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Yahoo claims 500 million passwords, account data compromised

by on23 September 2016

Advises users to change passwords

Over the course of 2014, an unpublicized breach occurred on Yahoo’s servers containing personal information and unencrypted passwords from over 500 million user accounts. The company is now reporting the breach, while the FBI closely investigates the claims.

The company, with aid from three unnamed US intelligence officials, is now claiming that the two-year old data breach was performed by a “state-sponsored actor” but has not currently identified a country of origin or any specific groups or individuals. However, the officials believe the attack to be of a similar nature to previous hacks associated with Russian intelligence agencies.

Verizon acquired Yahoo in July to a sum of $4.8 billion, and the parent company is now telling news outlets and reporters that it learned of the attack “within the last two days” and only has a “limited amount of information” to share at this time.

Meanwhile, Yahoo has given a public statement saying “online intrusions and thefts by state-sponsored actors have become increasingly common across the technology industry.” The company said earlier this summer that it was investigating a recent breach involving the sale of 200 million user accounts in dark web markets. A cybercriminal with the alias “Peace” admitted to selling the accounts for over $1,800 last month (in the form of 3 bitcoins), including usernames, md5 hash passwords, birthdates and recovery email addresses.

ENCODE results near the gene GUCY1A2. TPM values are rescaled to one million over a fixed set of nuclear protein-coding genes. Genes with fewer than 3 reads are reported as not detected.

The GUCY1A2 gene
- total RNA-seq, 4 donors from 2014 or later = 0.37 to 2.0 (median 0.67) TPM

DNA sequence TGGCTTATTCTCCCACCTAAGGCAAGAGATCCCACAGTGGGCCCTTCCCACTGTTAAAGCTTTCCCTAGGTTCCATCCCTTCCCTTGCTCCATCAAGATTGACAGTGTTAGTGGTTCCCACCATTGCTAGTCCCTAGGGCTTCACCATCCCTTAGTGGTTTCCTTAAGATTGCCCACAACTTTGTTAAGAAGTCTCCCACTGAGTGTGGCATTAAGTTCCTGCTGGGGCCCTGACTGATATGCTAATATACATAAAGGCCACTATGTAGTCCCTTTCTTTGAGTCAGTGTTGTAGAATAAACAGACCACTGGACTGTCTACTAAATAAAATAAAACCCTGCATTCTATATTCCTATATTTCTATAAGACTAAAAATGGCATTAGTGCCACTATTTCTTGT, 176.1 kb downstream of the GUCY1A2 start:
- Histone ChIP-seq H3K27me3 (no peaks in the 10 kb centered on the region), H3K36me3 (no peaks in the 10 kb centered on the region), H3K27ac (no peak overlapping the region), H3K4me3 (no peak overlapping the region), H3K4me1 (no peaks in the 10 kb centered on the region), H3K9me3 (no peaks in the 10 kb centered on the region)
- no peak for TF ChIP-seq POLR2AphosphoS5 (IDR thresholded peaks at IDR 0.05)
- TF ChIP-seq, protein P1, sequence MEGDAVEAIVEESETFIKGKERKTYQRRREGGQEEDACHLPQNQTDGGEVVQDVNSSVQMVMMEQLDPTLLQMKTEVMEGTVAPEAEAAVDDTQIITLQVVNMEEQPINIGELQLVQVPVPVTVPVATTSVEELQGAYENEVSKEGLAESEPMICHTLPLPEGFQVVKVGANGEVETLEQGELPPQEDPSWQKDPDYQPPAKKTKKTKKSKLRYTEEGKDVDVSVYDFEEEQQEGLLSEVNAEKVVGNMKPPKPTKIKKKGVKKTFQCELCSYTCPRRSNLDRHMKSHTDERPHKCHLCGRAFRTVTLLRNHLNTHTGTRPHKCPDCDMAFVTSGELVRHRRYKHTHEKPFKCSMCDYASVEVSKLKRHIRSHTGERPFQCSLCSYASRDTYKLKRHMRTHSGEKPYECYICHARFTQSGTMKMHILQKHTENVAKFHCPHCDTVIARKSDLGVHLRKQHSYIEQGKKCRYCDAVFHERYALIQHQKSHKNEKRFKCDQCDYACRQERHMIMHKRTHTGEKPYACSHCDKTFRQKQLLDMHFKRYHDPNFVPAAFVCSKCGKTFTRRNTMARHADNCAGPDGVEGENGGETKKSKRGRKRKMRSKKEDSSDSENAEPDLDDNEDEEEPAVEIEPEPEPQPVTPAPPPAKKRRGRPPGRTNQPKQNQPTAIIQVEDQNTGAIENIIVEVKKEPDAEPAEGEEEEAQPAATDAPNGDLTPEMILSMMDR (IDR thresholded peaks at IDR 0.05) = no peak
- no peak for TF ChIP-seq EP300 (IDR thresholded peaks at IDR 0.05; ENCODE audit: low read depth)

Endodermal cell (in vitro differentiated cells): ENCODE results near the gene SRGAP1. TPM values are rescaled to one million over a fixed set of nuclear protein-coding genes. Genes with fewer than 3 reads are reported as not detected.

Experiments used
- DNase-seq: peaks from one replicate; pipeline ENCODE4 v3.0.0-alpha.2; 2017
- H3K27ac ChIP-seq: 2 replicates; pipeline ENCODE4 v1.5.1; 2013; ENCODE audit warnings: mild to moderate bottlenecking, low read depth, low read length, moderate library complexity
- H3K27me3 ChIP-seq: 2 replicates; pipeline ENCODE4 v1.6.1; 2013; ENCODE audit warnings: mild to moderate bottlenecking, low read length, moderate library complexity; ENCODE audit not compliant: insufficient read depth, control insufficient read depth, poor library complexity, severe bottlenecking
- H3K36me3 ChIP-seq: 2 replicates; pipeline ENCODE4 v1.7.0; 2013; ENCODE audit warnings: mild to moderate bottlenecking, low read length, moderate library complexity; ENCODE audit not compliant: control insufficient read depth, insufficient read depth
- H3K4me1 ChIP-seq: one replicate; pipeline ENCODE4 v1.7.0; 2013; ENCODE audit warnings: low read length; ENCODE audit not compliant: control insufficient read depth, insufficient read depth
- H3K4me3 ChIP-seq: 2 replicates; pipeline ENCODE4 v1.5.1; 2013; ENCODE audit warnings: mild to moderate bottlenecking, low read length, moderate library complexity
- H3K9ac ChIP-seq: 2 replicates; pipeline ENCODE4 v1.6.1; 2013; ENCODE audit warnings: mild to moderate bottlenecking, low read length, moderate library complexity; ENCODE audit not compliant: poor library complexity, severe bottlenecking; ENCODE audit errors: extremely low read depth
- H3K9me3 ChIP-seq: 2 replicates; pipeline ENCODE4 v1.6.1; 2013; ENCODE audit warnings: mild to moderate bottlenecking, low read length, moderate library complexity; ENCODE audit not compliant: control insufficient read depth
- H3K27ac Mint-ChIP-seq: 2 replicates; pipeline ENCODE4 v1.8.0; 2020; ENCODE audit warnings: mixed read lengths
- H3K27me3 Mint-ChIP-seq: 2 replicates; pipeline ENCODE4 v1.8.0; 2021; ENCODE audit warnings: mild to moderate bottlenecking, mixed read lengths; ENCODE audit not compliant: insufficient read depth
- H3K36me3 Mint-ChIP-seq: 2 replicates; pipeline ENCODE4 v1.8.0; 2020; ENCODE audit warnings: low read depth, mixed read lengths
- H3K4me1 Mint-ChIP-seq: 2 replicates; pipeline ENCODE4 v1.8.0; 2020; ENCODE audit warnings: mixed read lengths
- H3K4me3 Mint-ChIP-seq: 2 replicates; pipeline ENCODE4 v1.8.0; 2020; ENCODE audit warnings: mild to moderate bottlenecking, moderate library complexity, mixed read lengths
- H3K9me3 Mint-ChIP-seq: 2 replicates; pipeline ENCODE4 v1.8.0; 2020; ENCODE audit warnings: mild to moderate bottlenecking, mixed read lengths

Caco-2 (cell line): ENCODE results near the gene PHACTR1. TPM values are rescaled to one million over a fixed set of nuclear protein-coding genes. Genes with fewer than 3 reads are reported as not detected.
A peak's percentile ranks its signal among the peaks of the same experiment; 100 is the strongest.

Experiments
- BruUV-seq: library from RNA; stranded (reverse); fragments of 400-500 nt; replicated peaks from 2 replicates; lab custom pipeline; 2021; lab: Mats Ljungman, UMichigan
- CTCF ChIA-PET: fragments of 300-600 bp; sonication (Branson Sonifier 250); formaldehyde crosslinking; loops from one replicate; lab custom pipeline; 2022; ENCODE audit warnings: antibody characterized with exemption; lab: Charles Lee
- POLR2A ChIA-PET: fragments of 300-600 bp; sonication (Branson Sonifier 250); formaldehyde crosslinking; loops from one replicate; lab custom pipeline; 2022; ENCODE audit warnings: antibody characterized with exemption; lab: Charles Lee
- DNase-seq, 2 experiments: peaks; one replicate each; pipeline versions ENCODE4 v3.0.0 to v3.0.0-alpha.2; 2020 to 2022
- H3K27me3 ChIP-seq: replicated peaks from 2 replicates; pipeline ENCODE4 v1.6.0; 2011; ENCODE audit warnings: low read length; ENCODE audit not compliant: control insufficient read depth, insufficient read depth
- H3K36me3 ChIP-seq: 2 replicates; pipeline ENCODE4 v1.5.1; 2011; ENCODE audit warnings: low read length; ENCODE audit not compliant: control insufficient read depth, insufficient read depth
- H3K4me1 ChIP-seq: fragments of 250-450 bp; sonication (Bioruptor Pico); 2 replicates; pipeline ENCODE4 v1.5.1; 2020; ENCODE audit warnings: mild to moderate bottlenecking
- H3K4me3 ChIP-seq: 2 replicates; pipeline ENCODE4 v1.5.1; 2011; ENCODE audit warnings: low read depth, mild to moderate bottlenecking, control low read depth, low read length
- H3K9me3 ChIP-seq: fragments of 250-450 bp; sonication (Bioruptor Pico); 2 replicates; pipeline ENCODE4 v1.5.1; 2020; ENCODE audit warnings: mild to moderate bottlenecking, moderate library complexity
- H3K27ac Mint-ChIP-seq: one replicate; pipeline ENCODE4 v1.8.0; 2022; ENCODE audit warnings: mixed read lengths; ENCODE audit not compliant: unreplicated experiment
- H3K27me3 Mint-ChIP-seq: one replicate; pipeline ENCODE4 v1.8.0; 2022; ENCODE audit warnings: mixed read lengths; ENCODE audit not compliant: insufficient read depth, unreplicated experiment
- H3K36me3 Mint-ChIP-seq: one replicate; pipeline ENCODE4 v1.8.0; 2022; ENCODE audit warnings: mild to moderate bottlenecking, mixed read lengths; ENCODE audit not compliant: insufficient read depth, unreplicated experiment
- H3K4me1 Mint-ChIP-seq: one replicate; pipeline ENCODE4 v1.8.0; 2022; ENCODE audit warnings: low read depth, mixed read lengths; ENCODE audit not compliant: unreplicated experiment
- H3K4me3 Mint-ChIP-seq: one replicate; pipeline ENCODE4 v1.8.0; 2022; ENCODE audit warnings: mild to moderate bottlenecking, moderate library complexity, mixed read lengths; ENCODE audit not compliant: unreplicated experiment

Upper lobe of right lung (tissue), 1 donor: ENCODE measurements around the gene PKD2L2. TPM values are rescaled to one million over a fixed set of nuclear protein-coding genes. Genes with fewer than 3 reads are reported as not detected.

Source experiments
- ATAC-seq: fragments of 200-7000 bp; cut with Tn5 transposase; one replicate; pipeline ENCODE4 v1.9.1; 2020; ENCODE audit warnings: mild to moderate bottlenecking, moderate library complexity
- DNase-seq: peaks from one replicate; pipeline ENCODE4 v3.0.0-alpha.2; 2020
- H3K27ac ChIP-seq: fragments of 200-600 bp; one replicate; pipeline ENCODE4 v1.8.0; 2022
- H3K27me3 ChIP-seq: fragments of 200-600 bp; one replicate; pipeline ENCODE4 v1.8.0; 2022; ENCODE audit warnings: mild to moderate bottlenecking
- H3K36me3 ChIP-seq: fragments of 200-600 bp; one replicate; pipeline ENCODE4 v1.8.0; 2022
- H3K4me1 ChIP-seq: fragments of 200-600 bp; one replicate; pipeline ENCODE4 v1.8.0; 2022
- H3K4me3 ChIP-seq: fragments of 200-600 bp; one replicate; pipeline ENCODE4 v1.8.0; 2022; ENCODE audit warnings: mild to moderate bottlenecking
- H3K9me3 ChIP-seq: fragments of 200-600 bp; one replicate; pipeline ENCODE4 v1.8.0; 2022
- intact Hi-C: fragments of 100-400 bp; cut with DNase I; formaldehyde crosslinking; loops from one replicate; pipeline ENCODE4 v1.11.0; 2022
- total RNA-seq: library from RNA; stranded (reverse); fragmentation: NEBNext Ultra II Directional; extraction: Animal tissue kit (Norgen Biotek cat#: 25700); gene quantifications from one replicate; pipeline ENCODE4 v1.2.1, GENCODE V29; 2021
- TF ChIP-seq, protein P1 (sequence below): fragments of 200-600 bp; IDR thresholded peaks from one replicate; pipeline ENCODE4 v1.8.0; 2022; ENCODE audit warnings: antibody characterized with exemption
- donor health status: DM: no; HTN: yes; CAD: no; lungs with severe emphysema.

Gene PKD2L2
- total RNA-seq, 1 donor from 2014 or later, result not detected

“It is really worrying that a breach from 2014 can have gone undetected for so long,” says Professor Alan Woodward from the University of Surrey. “It is also surprising the public statement took so long to appear.”

As of now, the FBI and independent security research firms now admit the 2014 breach to be “the largest publicly disclosed cyber breach in history.” The parent company, Verizon, has said its driving force in purchasing Yahoo was to acquire the Internet company’s large user base while attempting to sell targeted advertisements to over one billion visitors of Yahoo-owned websites.

In July, AOL CEO Tim Armstrong told the advertising industry that the Yahoo-Verizon deal is all about “consumer scale of getting over a billion users” and claims the company’s goal within the next four years is to get “two billion users overall. In financial markets, however, the interim concern is whether the two companies will be able to address security liabilities without down-shifting its stock index ratings or the price of earnings per share.

The Verizon-Yahoo acquisition was announced in July and will close by the first quarter of 2017. Yahoo CEO Marissa Meyer says her immediate priorities consist of seeing the transaction through the close while also managing the company’s Asian investments and securities with several financial groups.

Last modified on 23 September 2016
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